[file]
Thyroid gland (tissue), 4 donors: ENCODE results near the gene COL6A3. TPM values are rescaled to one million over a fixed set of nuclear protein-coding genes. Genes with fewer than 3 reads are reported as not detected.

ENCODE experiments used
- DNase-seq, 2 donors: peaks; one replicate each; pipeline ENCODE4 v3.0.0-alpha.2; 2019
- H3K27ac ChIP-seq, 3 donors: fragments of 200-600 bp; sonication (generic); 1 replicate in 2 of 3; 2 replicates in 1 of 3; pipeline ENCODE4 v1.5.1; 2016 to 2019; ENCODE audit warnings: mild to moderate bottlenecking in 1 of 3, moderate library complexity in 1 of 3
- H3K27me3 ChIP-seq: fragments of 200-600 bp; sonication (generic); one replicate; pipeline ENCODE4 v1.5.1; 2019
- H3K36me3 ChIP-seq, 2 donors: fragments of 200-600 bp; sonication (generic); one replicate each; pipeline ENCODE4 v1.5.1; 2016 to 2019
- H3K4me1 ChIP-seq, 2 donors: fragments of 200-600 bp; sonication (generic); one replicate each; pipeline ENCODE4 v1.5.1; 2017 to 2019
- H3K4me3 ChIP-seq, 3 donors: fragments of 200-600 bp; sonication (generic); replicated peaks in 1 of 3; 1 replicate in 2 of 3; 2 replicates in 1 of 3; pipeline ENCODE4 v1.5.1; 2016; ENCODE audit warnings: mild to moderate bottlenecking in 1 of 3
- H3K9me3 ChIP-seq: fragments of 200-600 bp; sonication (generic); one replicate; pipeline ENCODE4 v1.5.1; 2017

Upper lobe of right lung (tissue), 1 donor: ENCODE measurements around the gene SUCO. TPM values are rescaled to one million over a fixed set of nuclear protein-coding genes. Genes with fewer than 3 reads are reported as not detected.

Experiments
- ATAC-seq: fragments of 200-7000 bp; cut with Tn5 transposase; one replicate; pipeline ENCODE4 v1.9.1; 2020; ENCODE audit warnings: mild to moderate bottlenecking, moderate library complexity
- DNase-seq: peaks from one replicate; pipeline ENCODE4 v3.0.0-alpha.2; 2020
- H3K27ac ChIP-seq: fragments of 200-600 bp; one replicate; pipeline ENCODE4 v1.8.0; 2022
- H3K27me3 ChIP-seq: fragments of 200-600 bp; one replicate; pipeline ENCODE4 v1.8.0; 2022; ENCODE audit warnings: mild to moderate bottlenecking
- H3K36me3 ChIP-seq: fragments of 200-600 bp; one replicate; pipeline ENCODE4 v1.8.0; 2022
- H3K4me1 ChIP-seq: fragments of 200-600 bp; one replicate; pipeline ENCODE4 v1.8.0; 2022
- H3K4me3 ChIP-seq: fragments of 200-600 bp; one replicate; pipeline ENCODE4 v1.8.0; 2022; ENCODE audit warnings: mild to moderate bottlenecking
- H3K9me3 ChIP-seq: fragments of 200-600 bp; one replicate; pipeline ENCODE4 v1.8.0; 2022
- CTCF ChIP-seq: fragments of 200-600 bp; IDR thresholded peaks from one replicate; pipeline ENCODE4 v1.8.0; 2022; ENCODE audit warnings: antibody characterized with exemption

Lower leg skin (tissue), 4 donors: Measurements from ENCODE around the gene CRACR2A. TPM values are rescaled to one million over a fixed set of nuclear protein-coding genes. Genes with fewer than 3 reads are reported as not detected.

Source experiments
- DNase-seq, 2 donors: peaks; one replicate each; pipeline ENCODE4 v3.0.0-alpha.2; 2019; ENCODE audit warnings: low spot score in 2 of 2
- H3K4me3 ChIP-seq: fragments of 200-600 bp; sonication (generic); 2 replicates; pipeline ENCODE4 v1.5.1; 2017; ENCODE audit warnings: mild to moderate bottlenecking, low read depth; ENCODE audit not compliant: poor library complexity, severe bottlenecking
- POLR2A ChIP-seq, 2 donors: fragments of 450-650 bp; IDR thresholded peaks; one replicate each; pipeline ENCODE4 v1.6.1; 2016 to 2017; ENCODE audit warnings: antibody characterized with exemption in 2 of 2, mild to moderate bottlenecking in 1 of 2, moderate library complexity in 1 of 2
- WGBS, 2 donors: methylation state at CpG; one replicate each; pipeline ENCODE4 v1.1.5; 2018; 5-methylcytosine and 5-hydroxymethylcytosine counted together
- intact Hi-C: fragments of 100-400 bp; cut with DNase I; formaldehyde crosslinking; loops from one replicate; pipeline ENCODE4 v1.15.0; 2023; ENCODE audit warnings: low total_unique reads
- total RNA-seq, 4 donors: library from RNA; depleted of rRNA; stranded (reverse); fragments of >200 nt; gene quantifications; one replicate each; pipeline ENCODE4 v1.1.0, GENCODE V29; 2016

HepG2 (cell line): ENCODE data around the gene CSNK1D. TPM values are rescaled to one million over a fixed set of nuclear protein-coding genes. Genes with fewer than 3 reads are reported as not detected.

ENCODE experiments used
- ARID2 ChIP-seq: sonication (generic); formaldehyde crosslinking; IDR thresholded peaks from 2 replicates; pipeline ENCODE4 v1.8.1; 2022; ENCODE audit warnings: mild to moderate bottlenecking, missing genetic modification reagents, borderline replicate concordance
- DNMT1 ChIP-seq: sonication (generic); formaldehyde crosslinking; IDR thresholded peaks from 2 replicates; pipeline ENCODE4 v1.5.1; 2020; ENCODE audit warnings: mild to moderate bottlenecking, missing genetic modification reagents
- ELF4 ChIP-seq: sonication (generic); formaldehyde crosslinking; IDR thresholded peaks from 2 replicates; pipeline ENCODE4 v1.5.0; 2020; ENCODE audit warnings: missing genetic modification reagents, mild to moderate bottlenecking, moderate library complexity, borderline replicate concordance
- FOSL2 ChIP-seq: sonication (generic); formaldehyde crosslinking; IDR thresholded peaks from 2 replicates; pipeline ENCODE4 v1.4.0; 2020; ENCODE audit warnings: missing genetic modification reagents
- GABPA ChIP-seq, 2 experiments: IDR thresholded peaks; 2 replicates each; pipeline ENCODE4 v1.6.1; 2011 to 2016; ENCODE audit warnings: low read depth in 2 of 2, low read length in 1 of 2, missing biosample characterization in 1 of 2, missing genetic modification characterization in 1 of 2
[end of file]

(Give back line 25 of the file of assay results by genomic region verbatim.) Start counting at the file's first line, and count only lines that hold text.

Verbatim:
- POLR2A ChIP-seq, 2 donors: fragments of 450-650 bp; IDR thresholded peaks; one replicate each; pipeline ENCODE4 v1.6.1; 2016 to 2017; ENCODE audit warnings: antibody characterized with exemption in 2 of 2, mild to moderate bottlenecking in 1 of 2, moderate library complexity in 1 of 2